“Music to Fight the Alphabet Bois to”
While companies like Facebook, Reddit, and Twitter have recently been active in removing the pages and accounts of “Boogaloo Bois,” a movement of Hawaiian-shirt-wearing, gun-toting, Civil War 2-anticipating domestic extremists in the United States, for organizing and glorifying violence on their sites, one company’s platform is giving this movement its soundtrack.
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A search of Spotify has revealed dozens of user-created playlists that feature “Boogaloo Boi”-related titles, descriptions, and cover art memes. While many are full of rap-rock standards from your typical late-90's OzzFest moshpit or protest songs from the Vietnam War era, these playlists — labelled as “music to fight the Alphabet bois to,” “kill all alphabet bois,” and “when you ambush your local national guard patrol for their ammo” — are publicly accessible by Spotify’s nearly 300 million monthly listeners.
“Alphabet Bois” is a common Boogaloo Boi reference to federal law enforcement members from agencies typically known by three letters, such as the ATF or FBI. While some users may write that “legally, this playlist is just a joke” in the list’s metadata, these calls to violence have been taken seriously by some adherents. In June, alleged members of the Boogaloo movement were charged with the shooting deaths of a federal security officer and a county sheriff’s deputy in California.
This would not be the first time that Spotify has been called out for problematic user-generated content on its platform. In January, the Times of Israel reported on user accounts praising Nazi leadership, questioning the Holocaust, and showcasing white nationalist symbols in similar fashion.
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While the searchable content inarguably does not reach the level of obscenity of the Nazi-related content, the language and imagery of violent accelerationism, now commonly associated with the Boogaloo movement, may be in violation of Spotify’s Terms and Condition of Use which reads in part:
Don’t engage in any activity, post any User Content, or register and/or use a username, which is or includes material that:
is offensive, abusive, defamatory, pornographic, threatening, or obscene;
is illegal, or intended to promote or commit an illegal act of any kind, including violations of intellectual property rights, privacy rights, or proprietary rights of Spotify or a third party;
Below is a sample of the playlists found in my search. I don’t recommend actually visiting and playing these lists since your next algorithmically-curated Discover Weekly list might be full of Papa Roach, Creedence Clearwater Revival, the $uicideBoy$, and Linkin Park.* However, if you did search for Boogaloo-related vocabulary, within minutes, you would be able to find playlists with over 2,000 followers or be able to connect with the list creators (several users use their Facebook profile to login to Spotify.)
*Note: I’m not saying that those are bad bands — it may just be a jarring change from the usual Sufjan Stevens that Spotify forces into my recommendations.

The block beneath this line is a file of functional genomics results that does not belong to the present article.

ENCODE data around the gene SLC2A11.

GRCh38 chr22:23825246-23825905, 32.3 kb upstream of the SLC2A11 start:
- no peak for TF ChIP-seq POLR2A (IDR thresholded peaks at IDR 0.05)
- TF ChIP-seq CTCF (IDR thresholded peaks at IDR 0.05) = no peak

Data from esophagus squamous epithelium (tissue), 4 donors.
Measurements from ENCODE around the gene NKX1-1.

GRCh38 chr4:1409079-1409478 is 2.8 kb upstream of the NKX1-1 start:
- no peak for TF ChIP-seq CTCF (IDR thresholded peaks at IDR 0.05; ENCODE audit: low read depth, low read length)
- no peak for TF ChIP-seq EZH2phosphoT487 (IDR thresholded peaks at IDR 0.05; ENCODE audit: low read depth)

Would a band like Metallica care that their 1991 single “Don’t Tread On Me” featured on several of these playlists? Would companies want their ads to play on a Boogaloo playlist between the Pinochet-themed song “Start Up the Rotors” and Alestorm’s “Fucked with an Anchor?” Would Spotify take any steps to remove this content? It’s not a simple answer when dealing with a movement with as much ideological brand confusion as the Boogaloo Bois, with some supporters claiming to only be playfully — and legally — supporting individual rights, libertarian ideas, and preparation for government overreach.
Spotify, musicians, advertisers, and users could raise concerns around censorship of free expression, especially as some companies like Twitter have adopted the stance to avoid removing accounts that use the term “boogaloo” — unless other community rules are also broken.
Twitter spokesman Brandon Borrman said that the company views the term “boogaloo” as a form of free expression, and would not remove accounts on their use of the term alone. However, the company had suspended many accounts associated with the term because those accounts had broken other rules, such as spam or trying to get around a previous suspension (from The Washington Post).
Even if Spotify does nothing, the increased traditional and social media attention on the movement may cause users to hide obvious signs of their affiliation. On Facebook, Boogaloo Bois continue to have a significant presence but shift to more coded language (such as calling themselves “journalists”) in reaction to page and account bans. In group discussions, members regularly debate whether they should avoid alternative social media platforms due to a desire to attract outsiders or “normals” to their Groups and Pages.
However, given the lack of organizing capability on Spotify, there are fewer benefits to promoting one’s Boogaloo affiliation on that platform. Some users’ associated Facebook profiles, found by searching by name and matching avatar photos with the ones in their Spotify profile, showed little, if any, public Boogaloo content or imagery. If one was concerned enough about visits from the “Alphabet Bois,” they might consider changing their public playlist metadata. But if you had a secret fantasy of being raided by some law enforcement’s SWAT team someday while you’re wearing a “tannerite vest with boombas” synced to AC/DC’s “Shoot to Thrill,” maybe there’s a reason for keeping it up after all.